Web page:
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The FCC released on January 25th the tentative agenda for their monthly meeting, to be held on February 15th. This agenda in particular contains two separate proposals for rulemaking that would potentially impact the standards and requirements for Equipment Authorization.
- Amendment of Part 11 of the Commission’s Rules Regarding the Emergency Alert System
Purpose: The document is a Notice of Proposed Rulemaking from the Federal Communications Commission (FCC) that seeks to improve the accessibility of the Emergency Alert System (EAS) for persons who speak a primary language other than English.
Proposed method: The document proposes and requests comments on a simplified multilingual alert processing approach for the EAS, whereby pre-written alerts (or “templates”) that have been pre-translated into 13 common non-English languages, as well as like English and American Sign Language (ASL), can be initiated by alert originators for distribution to the public by EAS participants, which are TV and radio, cable, and other service providers.
Expected benefits: The paper expects that this method will eliminate the translation difficulties associated with the issuance of multilingual EAS alerts, and will make the issuance of multilingual alerts simpler and more accessible to alert originators, which should lead to an increased issuance of multilingual alerts. This would allow access to EAS alerts by people who do not speak English as their primary language, the vast majority of whom would be accessing an EAS alert for the first time.
Comments requested: The document requests comments on the effectiveness and feasibility of distributing multilingual EAS alerts in the form of templates, as well as on the associated costs and benefits, implementation timelines and procedures, and the Commission’s legal authority to adopt this measure.
- Amendment of Parts 15 and 74 of the Rules for Wireless Microphones in the TV Bands, 600 MHz Guard Band, 600 MHz Duplex Gap, and the 941.5-944 MHz, 944-952 MHz, 952.850-956.250 MHz, 956.45-959.85 MHz, 1435-1525 MHz, 6875-6900 MHz and 7100-7125 MHz Bands
The document outlines the objectives of the FCC’s Report and Order on wireless microphones, which are to:
Promote efficient spectrum use by allowing a new type of wireless microphone system, Wireless Multichannel Audio System (WMAS), to operate in the TV bands and other Part 74 LPAS frequency bands on a licensed basis, and in the TV bands and 600 MHz duplex gap on an unlicensed basis1.
Update the existing Part 74 and Part 15 technical rules for wireless microphones to incorporate the latest version of the ETSI standard, which specifies the emission masks and spurious emission limits for WMAS and other wireless microphones2.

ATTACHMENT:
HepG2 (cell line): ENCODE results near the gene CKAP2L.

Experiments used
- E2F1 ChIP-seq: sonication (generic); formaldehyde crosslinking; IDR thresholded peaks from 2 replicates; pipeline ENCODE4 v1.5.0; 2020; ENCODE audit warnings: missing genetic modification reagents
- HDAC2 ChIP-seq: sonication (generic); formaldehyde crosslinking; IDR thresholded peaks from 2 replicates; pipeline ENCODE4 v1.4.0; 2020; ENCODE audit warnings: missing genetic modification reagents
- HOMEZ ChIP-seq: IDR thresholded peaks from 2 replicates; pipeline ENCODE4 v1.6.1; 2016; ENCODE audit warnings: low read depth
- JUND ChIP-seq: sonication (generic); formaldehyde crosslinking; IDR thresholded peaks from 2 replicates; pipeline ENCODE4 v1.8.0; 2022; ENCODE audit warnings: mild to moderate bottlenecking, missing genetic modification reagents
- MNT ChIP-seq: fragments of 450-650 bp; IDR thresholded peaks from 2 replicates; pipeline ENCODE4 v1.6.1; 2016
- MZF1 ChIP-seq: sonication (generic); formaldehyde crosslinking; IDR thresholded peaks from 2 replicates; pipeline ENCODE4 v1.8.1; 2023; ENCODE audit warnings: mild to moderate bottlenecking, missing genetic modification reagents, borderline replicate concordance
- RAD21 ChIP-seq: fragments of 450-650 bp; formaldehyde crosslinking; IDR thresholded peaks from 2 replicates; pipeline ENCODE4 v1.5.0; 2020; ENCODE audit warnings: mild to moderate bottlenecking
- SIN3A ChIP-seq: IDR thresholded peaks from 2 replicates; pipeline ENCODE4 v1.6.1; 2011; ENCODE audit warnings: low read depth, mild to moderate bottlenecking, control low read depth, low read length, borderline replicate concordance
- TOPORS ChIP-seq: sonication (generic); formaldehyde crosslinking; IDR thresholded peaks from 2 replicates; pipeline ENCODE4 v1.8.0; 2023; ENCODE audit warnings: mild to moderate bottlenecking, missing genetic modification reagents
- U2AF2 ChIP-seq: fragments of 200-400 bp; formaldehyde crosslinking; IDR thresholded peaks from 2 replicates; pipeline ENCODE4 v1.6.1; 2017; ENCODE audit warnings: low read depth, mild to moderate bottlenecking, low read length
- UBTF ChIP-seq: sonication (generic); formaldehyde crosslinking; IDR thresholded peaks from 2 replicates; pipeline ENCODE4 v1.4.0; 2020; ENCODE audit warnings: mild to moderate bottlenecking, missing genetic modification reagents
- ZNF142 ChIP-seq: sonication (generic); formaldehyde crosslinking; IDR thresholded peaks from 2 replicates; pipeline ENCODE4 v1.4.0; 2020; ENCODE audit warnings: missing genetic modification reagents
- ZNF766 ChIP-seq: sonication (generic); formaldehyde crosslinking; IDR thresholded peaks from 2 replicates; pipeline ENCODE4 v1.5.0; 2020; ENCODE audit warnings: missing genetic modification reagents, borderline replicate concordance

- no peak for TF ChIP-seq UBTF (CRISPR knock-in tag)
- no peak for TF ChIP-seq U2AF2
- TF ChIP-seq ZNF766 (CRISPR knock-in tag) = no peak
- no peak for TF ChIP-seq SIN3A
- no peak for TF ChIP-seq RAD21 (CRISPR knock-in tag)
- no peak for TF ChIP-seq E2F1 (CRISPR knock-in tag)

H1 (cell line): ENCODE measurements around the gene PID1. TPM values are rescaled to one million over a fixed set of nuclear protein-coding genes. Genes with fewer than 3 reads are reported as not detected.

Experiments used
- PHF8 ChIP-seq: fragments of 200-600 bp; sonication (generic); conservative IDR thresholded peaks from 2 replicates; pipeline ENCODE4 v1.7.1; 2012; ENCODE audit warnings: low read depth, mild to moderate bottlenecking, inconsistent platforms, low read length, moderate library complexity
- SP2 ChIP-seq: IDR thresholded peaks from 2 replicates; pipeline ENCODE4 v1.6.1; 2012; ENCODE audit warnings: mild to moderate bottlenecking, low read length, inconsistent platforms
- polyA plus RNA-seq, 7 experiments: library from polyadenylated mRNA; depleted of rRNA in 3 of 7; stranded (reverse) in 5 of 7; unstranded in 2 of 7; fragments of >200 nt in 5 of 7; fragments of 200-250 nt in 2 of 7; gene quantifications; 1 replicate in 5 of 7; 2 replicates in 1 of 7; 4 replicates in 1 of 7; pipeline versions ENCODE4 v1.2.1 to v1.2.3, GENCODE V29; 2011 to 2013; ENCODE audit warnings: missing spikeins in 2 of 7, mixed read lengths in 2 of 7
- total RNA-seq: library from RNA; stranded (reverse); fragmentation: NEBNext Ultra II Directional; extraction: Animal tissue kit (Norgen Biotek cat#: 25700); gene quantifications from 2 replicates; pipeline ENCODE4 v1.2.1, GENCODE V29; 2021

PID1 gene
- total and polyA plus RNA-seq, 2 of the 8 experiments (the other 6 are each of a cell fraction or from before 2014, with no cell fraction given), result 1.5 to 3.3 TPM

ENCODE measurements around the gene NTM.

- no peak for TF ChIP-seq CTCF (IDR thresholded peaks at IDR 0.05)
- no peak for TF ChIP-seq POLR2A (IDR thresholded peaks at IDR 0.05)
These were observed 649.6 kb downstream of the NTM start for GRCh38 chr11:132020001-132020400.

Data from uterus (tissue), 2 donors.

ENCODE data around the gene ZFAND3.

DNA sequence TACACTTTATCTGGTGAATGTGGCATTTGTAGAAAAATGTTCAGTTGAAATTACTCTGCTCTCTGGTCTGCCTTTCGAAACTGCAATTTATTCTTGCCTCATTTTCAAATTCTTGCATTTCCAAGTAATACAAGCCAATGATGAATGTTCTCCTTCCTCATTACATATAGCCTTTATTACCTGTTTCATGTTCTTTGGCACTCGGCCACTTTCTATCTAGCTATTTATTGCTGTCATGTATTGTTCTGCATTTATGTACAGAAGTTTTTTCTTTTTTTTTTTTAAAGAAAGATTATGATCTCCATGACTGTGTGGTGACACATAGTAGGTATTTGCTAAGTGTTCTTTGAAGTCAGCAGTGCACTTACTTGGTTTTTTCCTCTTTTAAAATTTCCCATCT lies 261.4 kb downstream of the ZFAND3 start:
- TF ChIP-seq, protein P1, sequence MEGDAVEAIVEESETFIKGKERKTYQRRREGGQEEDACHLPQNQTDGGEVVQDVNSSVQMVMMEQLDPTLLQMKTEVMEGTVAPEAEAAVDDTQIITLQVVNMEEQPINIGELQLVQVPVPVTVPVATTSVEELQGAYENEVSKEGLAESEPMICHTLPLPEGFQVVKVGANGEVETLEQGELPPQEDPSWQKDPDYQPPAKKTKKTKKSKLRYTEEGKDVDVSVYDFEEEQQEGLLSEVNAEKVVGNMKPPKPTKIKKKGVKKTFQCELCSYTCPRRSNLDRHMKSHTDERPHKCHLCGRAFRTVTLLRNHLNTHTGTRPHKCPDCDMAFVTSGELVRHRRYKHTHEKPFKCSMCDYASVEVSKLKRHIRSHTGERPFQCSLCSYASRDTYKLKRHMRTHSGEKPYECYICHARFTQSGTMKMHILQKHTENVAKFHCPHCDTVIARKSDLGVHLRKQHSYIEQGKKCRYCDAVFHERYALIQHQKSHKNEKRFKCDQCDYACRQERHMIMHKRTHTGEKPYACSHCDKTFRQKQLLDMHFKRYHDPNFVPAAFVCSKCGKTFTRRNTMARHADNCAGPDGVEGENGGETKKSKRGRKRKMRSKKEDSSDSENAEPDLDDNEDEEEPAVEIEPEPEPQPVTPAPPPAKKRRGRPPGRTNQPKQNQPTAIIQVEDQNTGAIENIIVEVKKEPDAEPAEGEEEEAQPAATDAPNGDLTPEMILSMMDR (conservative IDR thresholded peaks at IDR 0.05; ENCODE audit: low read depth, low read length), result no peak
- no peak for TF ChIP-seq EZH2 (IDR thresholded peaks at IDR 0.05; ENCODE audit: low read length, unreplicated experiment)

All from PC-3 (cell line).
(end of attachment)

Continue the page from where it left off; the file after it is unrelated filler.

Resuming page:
Remove outdated or unnecessary rules that are no longer relevant after the post-Incentive Auction transition or other rule changes that have since passed.
Milestones: The document summarizes the milestones of the FCC’s rulemaking process on wireless microphones, which include:
Issuing a Notice of Proposed Rulemaking on June 4, 2021, seeking comment on the proposals to revise the Part 74 and Part 15 rules for wireless microphones, based on a petition filed by Sennheiser Electronic Corporation in 2018.
Receiving comments and reply comments from various parties, including wireless microphone manufacturers, broadcasters, technology companies, and government agencies, between July 6, 2021 and August 5, 2021.
Adopting a Report and Order on February 15, 2024, after considering the comments and reply comments, and making some modifications to the proposed rules based on the record.
Impacted rules: The document lists the rules that are amended by the Report and Order, which are:
- Part 15 – Radio Frequency Devices, Section 15.236 – Operation of wireless microphones in the bands 54-72 MHz, 76-88 MHz, 174-216 MHz, 470-608 MHz and 614-698 MHz and
- Part 74 – Experimental Radio, Auxiliary, Special Broadcast and Other Program Distributional Services
The Path Forward:
The February 15th FCC meeting marks just the beginning of the rulemaking process. While these proposals hold promise, it’s crucial to stay informed about their progress and potential outcomes. Monitor the FCC website for updates, consider submitting comments during open periods, and engage with relevant organizations and communities to ensure these changes serve the best interests of everyone. By staying vigilant and participating actively, we can help shape communication technologies and emergency response systems that are truly accessible, efficient, and beneficial for all.
Type Approval – Market Access Requirements Impacted? Yes
Spectrum Impacted? Yes
Imports Impacted? No